GPS systems can be really handy.Â When you’re travelling, and driving around a city that you really don’t know, there’s nothing better than that mechanical voice telling you where to turn left, turn right, and how far you are from your destination. The only downside is that at $15 or so per day with your rental car, they’re pricey.
Several people I know have gone out and purchased GPS systems in order to avoid this expense.Â You can get a nice TomTom, or Magellan unit for under $1000 now.Â Again, pricy, unless you’re a very frequent traveller.Â But, if you travel more than 60 days in a year, it would be worth it for you.
For those of us who travel, but not as frequently, there are nice alternatives.Â Pictured at the right is the Nokia LD-1W Bluetooth GPS receiver.Â It’s about $100 on EBay, and comes with a 3 month trial of Wayfinder Navigator, a GPS package for Smartphones, including the Blackberry 8700, and the Nokia N70, both of which have.Â Wayfinder Navigator will set you back about $200, if you decide keep it.Â
To use it, you just turn the GPS unit on, throw it on the dashboard of the car, and run the Wayfinder Navigator software on your mobile.Â Once you’ve typed in a destination, it does the rest, guiding you turn by turn to where you need to be going.Â
The UI, especially on the very bright Blackberry 8700 screen, is nice.Â This image shows a typical Wayfinder screen, navigating from my home to my office.Â On the left you can see an image of a satellite, with three spheres below to show GPS strength.Â None, when the picture was taken.Â The GPS was inside.
Beside that there is a right turn arrow to signify that the next turn will be a right and that it will be in 290 metres.Â The whole thing is overlaid on a nice clear map, with the route laid out as a red line.
So how good is the combination?Â Well, surprisingly excellent.Â
- On both the Blackberry 8700 and Nokia N70, the GPS module is easily found by the Wayfinder software.Â
- Searching for a particular address is a nuisance on the N70 because of its T9 keypad, but it’s a breeze on the 8700.Â In both cases, it’s easier than the dedicated GPS units car rental companies give you.Â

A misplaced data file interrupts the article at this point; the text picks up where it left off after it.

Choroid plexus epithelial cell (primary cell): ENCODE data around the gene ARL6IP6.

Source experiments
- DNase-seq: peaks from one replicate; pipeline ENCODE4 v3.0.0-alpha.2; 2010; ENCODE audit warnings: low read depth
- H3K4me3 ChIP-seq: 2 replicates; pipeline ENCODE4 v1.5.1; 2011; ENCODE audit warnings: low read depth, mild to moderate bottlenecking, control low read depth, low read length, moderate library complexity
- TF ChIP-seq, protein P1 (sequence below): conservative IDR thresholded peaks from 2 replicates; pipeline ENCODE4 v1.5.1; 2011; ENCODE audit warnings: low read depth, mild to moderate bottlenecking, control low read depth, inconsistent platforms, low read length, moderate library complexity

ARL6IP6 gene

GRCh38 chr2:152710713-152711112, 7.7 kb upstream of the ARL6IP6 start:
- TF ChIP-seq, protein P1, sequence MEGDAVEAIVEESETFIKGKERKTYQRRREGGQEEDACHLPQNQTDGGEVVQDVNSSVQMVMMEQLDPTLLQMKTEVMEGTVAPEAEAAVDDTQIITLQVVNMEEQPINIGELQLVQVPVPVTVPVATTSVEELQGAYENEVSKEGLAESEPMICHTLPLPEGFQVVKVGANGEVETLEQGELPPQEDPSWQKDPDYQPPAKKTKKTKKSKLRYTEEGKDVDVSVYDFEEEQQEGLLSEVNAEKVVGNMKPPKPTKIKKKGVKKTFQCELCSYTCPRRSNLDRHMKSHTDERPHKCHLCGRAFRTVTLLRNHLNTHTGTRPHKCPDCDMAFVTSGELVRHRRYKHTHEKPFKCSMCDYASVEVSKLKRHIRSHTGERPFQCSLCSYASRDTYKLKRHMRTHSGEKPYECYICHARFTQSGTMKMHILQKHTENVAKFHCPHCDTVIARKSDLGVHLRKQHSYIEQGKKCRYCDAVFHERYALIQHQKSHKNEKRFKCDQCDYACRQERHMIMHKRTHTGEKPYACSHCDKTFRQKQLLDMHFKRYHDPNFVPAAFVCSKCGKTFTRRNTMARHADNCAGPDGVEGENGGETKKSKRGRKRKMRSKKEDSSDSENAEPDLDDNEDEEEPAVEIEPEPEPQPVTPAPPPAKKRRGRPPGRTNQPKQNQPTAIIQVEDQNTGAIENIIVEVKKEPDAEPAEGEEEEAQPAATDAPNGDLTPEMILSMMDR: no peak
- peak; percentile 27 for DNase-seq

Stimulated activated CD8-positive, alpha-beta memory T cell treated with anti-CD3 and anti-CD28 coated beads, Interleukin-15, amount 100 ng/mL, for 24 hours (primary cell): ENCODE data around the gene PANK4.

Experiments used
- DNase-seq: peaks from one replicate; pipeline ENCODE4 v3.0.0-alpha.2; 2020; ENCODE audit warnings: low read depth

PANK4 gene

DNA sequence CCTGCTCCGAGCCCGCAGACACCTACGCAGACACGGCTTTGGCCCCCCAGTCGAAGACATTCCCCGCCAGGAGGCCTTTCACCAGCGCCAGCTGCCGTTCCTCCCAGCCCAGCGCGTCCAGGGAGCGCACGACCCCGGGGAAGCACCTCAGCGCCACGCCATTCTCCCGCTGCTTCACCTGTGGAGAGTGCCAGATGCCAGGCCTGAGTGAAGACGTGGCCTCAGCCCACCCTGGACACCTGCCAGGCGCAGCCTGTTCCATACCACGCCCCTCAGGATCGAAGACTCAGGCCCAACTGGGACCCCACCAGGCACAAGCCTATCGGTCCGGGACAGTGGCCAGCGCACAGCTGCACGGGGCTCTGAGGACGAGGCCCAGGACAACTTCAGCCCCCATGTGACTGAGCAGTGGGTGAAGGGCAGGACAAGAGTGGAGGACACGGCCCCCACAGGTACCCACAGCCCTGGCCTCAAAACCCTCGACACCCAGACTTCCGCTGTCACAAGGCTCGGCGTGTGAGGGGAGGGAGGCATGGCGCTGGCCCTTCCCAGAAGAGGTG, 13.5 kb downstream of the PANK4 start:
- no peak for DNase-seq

- The software can be easily configured for either metric or imperial units.
- The turn by turn directions are clearly articulated, although in a very crisp femaleÂ English accent.Â She quickly earned the nickname “the Bionic Bitch” at our house.
- The maps are easily viewed and read on the screen.Â
Downsides?Â There are a few:
- It can be a little slow to respond.Â Maps are downloaded over the air, and if the system is loading a map it can take a few seconds.Â This has the advantage, however, of allowing traffic information to be sent to the mobile as well, but I was unable to test this.Â Not available where I am.Â
- If you receive a phone call while navigating, the Bionic Bitch can’t vocalize new directions to you.Â that’s not the case with a dedicated unit.
- And finally, if you wilfully ignoreÂ it, andÂ deliberately drive off route for prolonged periods of time (as I did, to see what would happen), Wayfinder continuously loads new maps, and eventually will crash. It was hardly fair to the poor thing, though, to confuse it like that.
There are few differences between the Nokia and Blackberry versions of the software.Â It can be difficult to find your way back to the Wayfinder application if you receive a telephone call on the Nokia version, for instance, while it automatically resumes on the Blackberry.Â Â The Nokia software is prettier to look at, however, and has a nicer user experience.Â In contrast,Â the Blackberry software is a littleÂ more usable, and a little more stable.Â
All in all, Wayfinder and a Bluetooth GPS unit gets an enthusiastic thumbs up from me.Â For $300, it’s a helluva fine navigation tool.